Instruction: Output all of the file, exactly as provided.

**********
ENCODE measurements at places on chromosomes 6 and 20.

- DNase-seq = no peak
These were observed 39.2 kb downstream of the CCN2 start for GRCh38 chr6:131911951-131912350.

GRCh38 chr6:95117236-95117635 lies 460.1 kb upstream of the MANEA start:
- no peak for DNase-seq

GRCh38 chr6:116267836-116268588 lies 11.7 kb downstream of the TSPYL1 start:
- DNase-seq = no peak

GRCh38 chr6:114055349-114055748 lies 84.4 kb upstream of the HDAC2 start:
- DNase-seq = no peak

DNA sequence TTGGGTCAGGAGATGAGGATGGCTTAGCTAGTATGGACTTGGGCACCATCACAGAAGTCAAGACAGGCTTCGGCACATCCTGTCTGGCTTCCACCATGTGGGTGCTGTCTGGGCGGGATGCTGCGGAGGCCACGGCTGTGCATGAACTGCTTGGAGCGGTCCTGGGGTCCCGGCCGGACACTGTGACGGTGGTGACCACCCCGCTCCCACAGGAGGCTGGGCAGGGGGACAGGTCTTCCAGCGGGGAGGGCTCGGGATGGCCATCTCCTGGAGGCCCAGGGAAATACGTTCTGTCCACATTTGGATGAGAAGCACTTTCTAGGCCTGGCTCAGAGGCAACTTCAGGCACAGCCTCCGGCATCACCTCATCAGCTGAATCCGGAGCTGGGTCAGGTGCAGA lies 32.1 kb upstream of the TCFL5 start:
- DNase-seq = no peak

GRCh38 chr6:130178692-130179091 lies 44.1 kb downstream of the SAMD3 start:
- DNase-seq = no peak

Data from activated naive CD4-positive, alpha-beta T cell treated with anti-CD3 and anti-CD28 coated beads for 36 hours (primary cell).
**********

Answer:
ENCODE measurements at places on chromosomes 6 and 20.

- DNase-seq = no peak
These were observed 39.2 kb downstream of the CCN2 start for GRCh38 chr6:131911951-131912350.

GRCh38 chr6:95117236-95117635 lies 460.1 kb upstream of the MANEA start:
- no peak for DNase-seq

GRCh38 chr6:116267836-116268588 lies 11.7 kb downstream of the TSPYL1 start:
- DNase-seq = no peak

GRCh38 chr6:114055349-114055748 lies 84.4 kb upstream of the HDAC2 start:
- DNase-seq = no peak

DNA sequence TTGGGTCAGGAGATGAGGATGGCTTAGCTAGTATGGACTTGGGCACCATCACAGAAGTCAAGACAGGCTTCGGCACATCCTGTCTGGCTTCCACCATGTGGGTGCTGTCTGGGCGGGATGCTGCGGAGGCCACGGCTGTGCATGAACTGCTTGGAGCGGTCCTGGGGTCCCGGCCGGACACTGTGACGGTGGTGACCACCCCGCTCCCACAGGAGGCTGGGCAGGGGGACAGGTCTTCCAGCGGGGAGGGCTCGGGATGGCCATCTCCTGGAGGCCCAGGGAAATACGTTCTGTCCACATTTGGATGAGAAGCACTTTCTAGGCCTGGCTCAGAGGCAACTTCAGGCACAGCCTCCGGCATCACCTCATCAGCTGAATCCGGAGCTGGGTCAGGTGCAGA lies 32.1 kb upstream of the TCFL5 start:
- DNase-seq = no peak

GRCh38 chr6:130178692-130179091 lies 44.1 kb downstream of the SAMD3 start:
- DNase-seq = no peak

Data from activated naive CD4-positive, alpha-beta T cell treated with anti-CD3 and anti-CD28 coated beads for 36 hours (primary cell).